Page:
Investors sell property when they change their strategy.
Real estate is usually a long-term investment, whether it's a primary residence or a rental property. The decision to sell an investment property can be much different compared to selling a home, particularly when it comes to capital gains and other financial implications. But sometimes personal decisions can influence when an investment property owner wants to sell, says Doug Imber, president and co-founder of Essex Realty Group in Chicago. "Everyone has their own unique reasons to sell, but generally speaking, there are some similar reasons why someone might sell," Imber says. Here are eight reasons why owners should sell their investment property.
There are tax code advantages.
Imber says real estate investors who want to sell can take advantage of IRC Section 1031, which is a tax-deferred exchange. This allows investors to sell one property and buy another, temporarily avoiding capital gains taxes on the rental property. The taxes on that sale can be deferred indefinitely. There are restrictions, such as investors need to find another property to buy in 45 days, and then buy that property within another 135 days, for a total of 180 days. "People sell because they want to move capital from one opportunity to another. And in real estate, it's often (that) they use Section 1031 as part of that strategy," he says.
The loan term may be ending.
Many real estate investors use some level of debt, and many use term loans that won't be fully amortized, unlike residential mortgages. Investors may borrow money for five to 10 years, and at the end of the loan term they need to decide to sell or refinance. Investment loans have high prepayment penalties, discouraging debtors from paying off the loan early to sell the property. That means investors may sit on a property before selling. "A lot of times, people don't want to give away the prepayment penalty, and they'll wait until the end of the loan term to sell," Imber says.
Market conditions are strong.
When prices are high, it encourages selling. Imber says strong values may spur some people to sell even if they hadn't planned because they don't want to wait for the next market cycle. When the condominium market was hot between 2006 and 2007, some people sold, but others waited. In some instances, people who waited went through the Great Recession and had to wait had to wait at least five years or more, depending on their local market, before prices rebounded. "Investors who don't have the longest investment horizon, who only want to do this for another five or 10 years may not want to wait and see when the next cycle comes," he says.
Other real estate sectors look cheap.
Investors can claim building depreciation on tax returns, says Mark Brodson, president of Resource Commercial Advisors, and some sophisticated investors may dedicate part of their real estate portfolio to depreciation in order to reduce tax liability. "In that case it makes more sense for them to sell those assets and buy new to turn back the clock on depreciation," he says. Normally real estate assets depreciate over a few decades, but there are some complicated ways to speed that up, such as using cost segregation studies to depreciate certain interior parts in as little as five years, he says.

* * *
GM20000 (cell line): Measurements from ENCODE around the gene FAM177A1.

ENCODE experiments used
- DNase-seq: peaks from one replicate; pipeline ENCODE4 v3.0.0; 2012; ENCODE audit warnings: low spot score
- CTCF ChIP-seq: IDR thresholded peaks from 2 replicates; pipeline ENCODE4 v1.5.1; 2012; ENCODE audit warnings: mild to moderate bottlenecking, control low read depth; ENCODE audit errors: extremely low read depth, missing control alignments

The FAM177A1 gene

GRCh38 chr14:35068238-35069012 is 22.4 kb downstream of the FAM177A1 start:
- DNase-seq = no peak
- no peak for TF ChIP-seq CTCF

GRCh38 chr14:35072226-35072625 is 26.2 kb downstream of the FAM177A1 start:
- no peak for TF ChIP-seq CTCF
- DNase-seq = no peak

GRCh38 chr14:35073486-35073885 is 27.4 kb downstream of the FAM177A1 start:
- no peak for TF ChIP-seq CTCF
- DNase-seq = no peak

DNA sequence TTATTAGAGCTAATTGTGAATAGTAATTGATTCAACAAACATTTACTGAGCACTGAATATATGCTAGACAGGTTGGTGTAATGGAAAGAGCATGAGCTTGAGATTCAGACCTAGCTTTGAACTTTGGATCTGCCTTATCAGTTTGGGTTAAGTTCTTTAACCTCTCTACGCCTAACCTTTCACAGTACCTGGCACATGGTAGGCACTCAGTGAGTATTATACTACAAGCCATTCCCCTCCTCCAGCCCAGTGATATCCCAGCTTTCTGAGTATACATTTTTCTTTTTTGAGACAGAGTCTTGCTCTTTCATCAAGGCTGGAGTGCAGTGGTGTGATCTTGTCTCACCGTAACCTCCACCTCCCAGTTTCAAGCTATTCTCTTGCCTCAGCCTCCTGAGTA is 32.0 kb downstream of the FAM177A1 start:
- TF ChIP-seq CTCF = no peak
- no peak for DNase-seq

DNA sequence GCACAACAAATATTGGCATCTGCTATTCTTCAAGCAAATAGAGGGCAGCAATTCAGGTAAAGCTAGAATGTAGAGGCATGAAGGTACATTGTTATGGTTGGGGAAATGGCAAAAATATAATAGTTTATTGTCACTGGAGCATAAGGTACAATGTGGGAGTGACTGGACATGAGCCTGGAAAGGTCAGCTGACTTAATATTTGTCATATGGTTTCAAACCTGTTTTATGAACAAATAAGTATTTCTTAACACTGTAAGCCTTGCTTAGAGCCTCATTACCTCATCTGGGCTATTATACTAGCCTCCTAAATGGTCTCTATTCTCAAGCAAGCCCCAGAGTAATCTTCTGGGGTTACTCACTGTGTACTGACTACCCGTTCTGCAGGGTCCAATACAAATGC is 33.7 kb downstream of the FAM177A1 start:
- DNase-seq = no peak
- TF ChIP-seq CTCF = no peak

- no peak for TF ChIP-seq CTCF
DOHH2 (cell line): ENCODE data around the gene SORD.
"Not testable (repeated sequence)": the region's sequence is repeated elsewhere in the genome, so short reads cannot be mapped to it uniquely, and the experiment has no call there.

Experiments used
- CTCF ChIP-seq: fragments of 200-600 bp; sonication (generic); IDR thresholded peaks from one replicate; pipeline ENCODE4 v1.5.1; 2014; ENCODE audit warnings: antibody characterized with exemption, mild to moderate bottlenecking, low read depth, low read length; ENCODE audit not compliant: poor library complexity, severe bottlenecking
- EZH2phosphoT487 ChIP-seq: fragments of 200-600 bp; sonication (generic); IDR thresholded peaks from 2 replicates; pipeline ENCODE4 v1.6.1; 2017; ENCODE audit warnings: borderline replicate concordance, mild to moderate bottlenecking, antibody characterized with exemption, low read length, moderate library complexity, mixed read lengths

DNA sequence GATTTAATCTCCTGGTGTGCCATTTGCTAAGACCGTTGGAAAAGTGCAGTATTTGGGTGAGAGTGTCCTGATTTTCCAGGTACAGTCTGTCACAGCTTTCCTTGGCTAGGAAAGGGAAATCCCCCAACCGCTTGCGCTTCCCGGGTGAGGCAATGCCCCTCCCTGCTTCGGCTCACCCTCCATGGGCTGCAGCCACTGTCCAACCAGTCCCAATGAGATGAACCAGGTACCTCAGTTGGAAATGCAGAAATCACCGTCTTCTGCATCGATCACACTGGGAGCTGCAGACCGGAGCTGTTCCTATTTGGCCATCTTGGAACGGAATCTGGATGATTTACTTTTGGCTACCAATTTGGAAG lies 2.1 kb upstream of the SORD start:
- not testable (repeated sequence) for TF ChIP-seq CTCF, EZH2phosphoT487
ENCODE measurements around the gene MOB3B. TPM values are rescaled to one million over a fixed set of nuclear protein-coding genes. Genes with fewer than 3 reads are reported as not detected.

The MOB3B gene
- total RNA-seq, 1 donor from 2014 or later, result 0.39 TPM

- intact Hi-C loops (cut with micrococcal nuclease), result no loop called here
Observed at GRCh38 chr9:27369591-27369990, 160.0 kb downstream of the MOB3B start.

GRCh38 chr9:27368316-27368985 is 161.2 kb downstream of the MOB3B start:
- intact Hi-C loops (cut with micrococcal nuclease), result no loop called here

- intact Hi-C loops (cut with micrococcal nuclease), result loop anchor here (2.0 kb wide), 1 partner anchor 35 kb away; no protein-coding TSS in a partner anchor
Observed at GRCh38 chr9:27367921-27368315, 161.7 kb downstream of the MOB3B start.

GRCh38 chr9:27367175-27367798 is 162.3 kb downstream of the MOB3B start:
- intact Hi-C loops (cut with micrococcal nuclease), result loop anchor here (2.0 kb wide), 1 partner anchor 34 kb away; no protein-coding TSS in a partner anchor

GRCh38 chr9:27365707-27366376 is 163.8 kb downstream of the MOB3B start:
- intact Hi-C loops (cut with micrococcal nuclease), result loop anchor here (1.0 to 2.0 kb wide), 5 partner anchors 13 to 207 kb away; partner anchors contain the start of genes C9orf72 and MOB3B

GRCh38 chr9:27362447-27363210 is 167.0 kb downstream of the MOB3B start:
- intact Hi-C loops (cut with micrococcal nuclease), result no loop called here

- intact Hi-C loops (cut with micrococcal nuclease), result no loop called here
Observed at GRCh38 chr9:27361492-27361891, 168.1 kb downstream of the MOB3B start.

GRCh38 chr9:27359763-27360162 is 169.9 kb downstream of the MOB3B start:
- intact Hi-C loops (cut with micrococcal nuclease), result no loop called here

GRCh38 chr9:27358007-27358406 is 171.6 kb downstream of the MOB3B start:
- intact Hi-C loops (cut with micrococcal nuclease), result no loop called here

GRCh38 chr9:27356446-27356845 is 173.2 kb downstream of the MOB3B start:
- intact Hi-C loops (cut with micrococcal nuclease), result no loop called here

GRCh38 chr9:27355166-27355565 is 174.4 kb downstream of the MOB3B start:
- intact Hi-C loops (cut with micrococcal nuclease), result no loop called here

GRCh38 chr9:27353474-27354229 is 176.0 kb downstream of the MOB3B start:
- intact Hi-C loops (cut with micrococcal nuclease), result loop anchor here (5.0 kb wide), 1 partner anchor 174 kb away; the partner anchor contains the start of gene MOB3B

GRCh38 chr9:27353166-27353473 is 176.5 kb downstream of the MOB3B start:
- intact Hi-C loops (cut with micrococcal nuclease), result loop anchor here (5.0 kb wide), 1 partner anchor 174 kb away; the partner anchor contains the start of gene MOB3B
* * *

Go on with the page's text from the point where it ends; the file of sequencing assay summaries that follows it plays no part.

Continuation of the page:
Taxes are increasing.
When municipalities increase assessed values for buildings, the higher property taxes can be an incentive to sell. "Local taxes play a huge role," Brodson says. In a gross lease, landlords are on the hook for paying taxes out of rental income they receive, meaning the extra taxes eat into the owner's net operating income if they don't raise rents. In other lease types, such as triple net leases, known as NNNs, the taxes are passed through to the tenants and the renters are directly responsible for the higher costs. Either way it can make it more expensive to be an owner, he says.
Rental income is stagnant.
Kelly Crane, chief investment officer of Napa Valley Wealth Management, says building owners need to look at how much of the building's return comes from rental income versus property value growth. In places where property values are high, it's difficult to generate a lot of net rental income. For example, if rental income is about $20,000 a year on a property that's worth $1 million, it might be worth selling, unless the building owner is expecting further growth. "When I can get a better return in a tax-free municipal bond, which is a passive investment, that's a good time to sell," he says. A return on a tax-free muni bond can fetch about 5%.
Long-term tenants leave.
If long-term tenants leave a building, it's an ideal time to do strategic improvements that could add to the value of the property and make it much more salable at current market values, especially if the market cycle is strong, Crane says. "It's hard to do extensive repairs when the tenants are in there," he says. Whether a landlord sells or not after significant improvements depends on what the building owner can get for rental income after the upgrades. "Improvements can help you recognize top market sale value when the rental income in unimproved condition may be below market," he says.
Reasons to sell your investment property.
-- There are tax code advantages.
-- Loan terms may be ending.
-- Market conditions are strong.
-- Other real estate sectors look cheap.
-- Building has reached full depreciation.
-- Taxes may be increasing.
-- Rental income is stagnant.
-- Long-term tenants leave.
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